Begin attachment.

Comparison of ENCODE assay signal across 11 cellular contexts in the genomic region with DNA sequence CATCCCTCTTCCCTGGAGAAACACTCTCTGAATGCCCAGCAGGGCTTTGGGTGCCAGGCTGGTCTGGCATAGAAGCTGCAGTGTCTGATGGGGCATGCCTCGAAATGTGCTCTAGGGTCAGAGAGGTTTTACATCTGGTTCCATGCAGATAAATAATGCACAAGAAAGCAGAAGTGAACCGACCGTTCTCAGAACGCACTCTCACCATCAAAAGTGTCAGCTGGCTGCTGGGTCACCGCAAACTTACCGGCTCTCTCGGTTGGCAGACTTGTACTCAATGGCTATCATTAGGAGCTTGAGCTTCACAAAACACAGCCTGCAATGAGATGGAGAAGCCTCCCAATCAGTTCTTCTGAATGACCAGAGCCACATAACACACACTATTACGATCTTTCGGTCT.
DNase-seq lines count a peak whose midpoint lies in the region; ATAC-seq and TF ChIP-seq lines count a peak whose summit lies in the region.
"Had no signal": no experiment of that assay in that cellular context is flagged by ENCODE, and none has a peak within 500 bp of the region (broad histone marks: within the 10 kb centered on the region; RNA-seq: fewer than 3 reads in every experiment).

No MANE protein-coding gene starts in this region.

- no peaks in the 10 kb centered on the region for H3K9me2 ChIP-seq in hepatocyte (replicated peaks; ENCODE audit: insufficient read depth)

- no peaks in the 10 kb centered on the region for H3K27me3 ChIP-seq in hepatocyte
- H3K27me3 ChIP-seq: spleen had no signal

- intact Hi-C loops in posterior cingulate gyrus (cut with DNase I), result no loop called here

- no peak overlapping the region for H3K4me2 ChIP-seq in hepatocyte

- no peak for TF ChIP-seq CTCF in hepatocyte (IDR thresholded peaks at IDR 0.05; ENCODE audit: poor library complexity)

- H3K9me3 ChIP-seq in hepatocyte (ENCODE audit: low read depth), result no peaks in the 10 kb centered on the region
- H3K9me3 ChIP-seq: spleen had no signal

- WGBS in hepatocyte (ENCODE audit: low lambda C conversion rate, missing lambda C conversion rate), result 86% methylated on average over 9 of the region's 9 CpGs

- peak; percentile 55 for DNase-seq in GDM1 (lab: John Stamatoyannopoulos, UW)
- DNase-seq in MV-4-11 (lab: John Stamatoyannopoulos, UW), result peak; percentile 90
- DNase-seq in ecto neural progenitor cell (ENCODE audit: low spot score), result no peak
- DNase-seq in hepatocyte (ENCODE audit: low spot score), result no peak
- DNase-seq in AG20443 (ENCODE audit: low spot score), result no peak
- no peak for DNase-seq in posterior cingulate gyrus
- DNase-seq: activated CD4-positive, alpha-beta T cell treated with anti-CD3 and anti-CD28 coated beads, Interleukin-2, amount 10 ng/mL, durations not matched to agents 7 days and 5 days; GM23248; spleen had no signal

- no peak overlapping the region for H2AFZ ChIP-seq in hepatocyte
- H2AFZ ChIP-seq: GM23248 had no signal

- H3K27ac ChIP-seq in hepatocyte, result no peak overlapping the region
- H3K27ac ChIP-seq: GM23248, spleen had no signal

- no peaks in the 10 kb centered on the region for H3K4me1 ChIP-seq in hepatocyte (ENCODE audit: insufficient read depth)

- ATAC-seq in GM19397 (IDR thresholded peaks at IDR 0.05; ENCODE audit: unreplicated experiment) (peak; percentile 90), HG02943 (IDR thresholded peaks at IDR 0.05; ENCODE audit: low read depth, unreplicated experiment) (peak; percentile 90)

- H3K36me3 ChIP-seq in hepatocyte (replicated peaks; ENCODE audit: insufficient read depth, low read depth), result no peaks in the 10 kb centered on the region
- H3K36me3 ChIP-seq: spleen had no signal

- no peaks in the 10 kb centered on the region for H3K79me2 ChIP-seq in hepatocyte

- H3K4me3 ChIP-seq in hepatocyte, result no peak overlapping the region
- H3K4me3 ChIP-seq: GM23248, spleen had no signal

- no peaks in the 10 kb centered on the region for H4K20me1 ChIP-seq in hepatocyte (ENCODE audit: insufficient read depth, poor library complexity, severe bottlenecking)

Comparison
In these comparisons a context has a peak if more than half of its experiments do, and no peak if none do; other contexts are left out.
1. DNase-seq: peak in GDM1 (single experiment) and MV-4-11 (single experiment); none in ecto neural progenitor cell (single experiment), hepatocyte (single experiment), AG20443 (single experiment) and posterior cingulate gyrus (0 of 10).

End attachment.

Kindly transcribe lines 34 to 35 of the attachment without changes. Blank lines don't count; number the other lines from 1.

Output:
In these comparisons a context has a peak if more than half of its experiments do, and no peak if none do; other contexts are left out.
1. DNase-seq: peak in GDM1 (single experiment) and MV-4-11 (single experiment); none in ecto neural progenitor cell (single experiment), hepatocyte (single experiment), AG20443 (single experiment) and posterior cingulate gyrus (0 of 10).